Chapin Hall Center Board appoints Courtney directorBy William Harms
Chapin Hall is an invaluable source of information for policymakers, administrators, researchers, advocates and others interested in improving the well-being of children here and abroad. I am thrilled to have the opportunity to help Chapin Hall achieve its crucial mission, said Courtney of his appointment.
Chapin Hall Board Chairman Handy Lindsey Jr., who also is President of the Field Foundation of Illinois, said, Among the many attributes that make Mark Courtney an excellent choice to lead Chapin Hall are his inspiring enthusiasm and commitment to making a positive difference in the lives of children. He has both an appropriate respect for the centers past accomplishments and a vision for its successful future.
Courtney is a leading researcher in the area of human services for children in need. He currently heads investigations in the areas of foster care and welfare reform. In addition to his SSA and Chapin Hall appointments, Courtney is a faculty affiliate at the Institute for Research on Poverty at the University of Wisconsin and the Joint Center for Poverty Research, a collaboration between the University and Northwestern University.
Before joining the University faculty and the staff at Chapin Hall Center in 2001, Courtney was a faculty member at the University of Wisconsin School of Social Work from 1993 to 2000. In addition, he has been a visiting scholar at the National Child Welfare Research Center of the School of Social Welfare at the University of California, Berkeley, and has held research positions with the Family Welfare Research Group at Berkeley. From 1985 to 1989, Courtney worked first as a counselor and later as clinical supervisor for the foster children organization Bay Area Youth Centers in Hayward, Calif.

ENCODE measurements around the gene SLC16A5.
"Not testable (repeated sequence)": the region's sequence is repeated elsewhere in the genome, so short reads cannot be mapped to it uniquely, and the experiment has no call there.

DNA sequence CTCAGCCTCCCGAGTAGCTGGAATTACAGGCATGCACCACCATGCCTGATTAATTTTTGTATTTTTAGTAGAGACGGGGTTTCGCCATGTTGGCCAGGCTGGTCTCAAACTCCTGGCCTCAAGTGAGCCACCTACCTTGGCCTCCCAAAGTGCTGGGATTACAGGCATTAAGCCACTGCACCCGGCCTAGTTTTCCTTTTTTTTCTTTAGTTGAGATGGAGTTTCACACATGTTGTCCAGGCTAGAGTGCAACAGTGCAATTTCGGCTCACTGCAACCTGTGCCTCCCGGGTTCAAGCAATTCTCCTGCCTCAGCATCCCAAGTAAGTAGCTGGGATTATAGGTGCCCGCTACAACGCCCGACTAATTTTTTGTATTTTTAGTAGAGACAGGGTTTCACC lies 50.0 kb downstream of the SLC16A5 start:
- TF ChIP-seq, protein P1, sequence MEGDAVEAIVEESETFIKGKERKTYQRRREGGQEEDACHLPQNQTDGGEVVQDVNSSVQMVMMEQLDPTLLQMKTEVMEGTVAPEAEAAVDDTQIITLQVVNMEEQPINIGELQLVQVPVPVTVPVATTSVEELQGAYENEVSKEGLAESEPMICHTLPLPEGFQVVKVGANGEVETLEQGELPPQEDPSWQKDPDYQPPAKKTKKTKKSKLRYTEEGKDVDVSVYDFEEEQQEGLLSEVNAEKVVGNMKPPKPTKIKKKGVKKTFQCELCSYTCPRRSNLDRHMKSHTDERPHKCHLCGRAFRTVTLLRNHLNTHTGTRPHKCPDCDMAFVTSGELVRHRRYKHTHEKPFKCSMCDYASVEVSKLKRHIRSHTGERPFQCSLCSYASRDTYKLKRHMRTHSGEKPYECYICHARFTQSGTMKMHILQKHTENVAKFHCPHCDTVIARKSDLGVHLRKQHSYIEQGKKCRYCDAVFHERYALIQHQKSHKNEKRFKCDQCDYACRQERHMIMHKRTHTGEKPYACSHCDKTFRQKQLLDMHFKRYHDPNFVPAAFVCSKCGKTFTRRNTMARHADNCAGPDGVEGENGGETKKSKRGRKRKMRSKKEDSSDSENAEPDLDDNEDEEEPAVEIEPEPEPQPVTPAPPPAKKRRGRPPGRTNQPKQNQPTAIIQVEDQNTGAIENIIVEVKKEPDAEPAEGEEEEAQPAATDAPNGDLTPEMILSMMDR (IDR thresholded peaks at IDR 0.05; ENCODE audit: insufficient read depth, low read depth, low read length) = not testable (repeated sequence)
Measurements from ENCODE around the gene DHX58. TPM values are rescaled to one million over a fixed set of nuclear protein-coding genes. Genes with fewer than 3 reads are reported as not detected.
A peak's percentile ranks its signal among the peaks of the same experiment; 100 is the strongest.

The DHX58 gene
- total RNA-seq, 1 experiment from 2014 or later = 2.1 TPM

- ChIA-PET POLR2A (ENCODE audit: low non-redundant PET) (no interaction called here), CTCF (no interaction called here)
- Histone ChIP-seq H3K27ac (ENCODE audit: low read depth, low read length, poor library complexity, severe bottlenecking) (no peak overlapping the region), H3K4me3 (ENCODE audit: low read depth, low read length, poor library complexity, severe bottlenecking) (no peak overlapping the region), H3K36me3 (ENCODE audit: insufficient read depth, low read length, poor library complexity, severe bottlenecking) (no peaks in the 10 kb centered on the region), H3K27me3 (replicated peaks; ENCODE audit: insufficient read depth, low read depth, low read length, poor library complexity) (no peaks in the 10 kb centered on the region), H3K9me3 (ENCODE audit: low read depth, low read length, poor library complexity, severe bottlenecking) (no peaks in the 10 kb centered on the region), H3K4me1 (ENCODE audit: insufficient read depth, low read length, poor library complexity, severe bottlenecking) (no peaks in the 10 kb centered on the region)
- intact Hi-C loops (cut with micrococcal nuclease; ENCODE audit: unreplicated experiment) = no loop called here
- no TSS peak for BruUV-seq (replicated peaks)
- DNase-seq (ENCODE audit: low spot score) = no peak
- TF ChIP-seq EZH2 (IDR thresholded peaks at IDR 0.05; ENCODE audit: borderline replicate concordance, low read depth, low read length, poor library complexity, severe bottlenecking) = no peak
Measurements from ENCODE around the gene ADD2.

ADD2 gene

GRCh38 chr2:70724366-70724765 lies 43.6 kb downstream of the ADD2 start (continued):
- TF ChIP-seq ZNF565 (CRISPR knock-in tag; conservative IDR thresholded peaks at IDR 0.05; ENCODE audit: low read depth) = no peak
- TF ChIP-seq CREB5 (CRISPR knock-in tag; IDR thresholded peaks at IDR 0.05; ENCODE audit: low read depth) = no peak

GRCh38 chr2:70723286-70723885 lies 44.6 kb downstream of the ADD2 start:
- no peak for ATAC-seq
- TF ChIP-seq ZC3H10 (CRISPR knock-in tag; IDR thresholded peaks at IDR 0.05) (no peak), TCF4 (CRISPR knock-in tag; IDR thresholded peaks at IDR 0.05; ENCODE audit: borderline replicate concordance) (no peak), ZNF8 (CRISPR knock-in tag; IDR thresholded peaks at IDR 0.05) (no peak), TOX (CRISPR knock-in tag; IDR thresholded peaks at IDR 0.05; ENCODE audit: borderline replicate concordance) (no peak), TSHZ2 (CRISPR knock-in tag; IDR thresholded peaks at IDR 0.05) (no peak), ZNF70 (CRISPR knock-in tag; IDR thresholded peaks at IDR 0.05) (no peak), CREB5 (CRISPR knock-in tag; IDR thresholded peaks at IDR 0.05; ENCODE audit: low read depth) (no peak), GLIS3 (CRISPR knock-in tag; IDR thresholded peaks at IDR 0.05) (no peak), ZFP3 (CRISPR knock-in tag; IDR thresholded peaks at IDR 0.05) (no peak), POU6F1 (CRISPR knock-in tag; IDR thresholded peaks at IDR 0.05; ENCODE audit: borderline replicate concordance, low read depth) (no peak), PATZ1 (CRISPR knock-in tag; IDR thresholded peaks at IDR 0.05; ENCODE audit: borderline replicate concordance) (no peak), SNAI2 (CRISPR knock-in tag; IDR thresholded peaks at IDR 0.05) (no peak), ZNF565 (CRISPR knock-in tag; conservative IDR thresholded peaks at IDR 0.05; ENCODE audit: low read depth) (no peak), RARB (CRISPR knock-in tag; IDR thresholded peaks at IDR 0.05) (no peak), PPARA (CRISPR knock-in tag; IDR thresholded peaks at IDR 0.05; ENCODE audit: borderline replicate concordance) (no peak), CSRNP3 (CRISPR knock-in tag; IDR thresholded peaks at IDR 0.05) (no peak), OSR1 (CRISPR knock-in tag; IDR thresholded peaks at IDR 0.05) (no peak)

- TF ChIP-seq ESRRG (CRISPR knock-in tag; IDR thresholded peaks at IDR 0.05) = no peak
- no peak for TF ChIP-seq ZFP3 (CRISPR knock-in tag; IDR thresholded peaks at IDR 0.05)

Courtney is the author of numerous scholarly papers and publications on child welfare issues. He is the co-author of two books on human service issues: From Child Abuse to Permanency Planning: Child Welfare Services Pathways and Placements (with R. P. Barth, J. D. Berrick and V. Albert, Aldine de Gruyter, 1994) and Unfaithful Angels: How Social Work has Abandoned Its Mission (with H. Specht, The Free Press, 1994).
Courtney received his Ph.D. in 1992 from the School of Social Welfare at the University of California, Berkeley.
Richman, who has been Director of Chapin Hall since 1985, will continue his research there. Under Richmans leadership, the center has undertaken a wide range of research and developed innovative research strategies, seeking to improve the lives of children and families. These have included linking the data collected by different state human service agencies and using them for research purposes, and studying broad-based, comprehensive, community-building initiatives designed to address neighborhood problems.
Richman, the Hermon Dunlap Smith Professor of Social Welfare Policy in the School of Social Service Administration, has been a member of the University faculty since 1967.
He served as Dean of SSA from 1969 to 1978, and he was the founding chairman of the Universitys public policy studies program, now administered by the Irving B. Harris Graduate School of Public Policy Studies. In 1990, Richman received the Universitys Quantrell Award for Excellence in Undergraduate Teaching.
A graduate of Harvard Universitys college, Richman earned his Ph.D. in social welfare policy from Chicago in 1969.